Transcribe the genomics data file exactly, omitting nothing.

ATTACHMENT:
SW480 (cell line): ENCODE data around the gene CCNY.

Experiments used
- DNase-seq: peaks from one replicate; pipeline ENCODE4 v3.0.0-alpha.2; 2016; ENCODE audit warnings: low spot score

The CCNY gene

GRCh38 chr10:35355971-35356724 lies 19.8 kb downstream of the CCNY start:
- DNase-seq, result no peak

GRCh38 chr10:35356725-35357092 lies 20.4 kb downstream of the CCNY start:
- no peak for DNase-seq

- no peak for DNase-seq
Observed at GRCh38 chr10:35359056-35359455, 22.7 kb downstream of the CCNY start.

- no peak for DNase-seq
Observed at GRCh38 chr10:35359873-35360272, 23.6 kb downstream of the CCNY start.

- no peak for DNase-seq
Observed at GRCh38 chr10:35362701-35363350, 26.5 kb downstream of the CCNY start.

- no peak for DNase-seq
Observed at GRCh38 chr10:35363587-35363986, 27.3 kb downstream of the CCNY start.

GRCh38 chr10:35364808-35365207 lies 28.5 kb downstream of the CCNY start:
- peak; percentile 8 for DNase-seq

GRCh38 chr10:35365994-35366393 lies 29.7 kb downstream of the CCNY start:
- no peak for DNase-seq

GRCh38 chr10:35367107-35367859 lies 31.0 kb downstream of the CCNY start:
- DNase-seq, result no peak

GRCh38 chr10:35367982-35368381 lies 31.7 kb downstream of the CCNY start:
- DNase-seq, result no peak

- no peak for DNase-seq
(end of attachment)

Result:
SW480 (cell line): ENCODE data around the gene CCNY.

Experiments used
- DNase-seq: peaks from one replicate; pipeline ENCODE4 v3.0.0-alpha.2; 2016; ENCODE audit warnings: low spot score

The CCNY gene

GRCh38 chr10:35355971-35356724 lies 19.8 kb downstream of the CCNY start:
- DNase-seq, result no peak

GRCh38 chr10:35356725-35357092 lies 20.4 kb downstream of the CCNY start:
- no peak for DNase-seq

- no peak for DNase-seq
Observed at GRCh38 chr10:35359056-35359455, 22.7 kb downstream of the CCNY start.

- no peak for DNase-seq
Observed at GRCh38 chr10:35359873-35360272, 23.6 kb downstream of the CCNY start.

- no peak for DNase-seq
Observed at GRCh38 chr10:35362701-35363350, 26.5 kb downstream of the CCNY start.

- no peak for DNase-seq
Observed at GRCh38 chr10:35363587-35363986, 27.3 kb downstream of the CCNY start.

GRCh38 chr10:35364808-35365207 lies 28.5 kb downstream of the CCNY start:
- peak; percentile 8 for DNase-seq

GRCh38 chr10:35365994-35366393 lies 29.7 kb downstream of the CCNY start:
- no peak for DNase-seq

GRCh38 chr10:35367107-35367859 lies 31.0 kb downstream of the CCNY start:
- DNase-seq, result no peak

GRCh38 chr10:35367982-35368381 lies 31.7 kb downstream of the CCNY start:
- DNase-seq, result no peak

- no peak for DNase-seq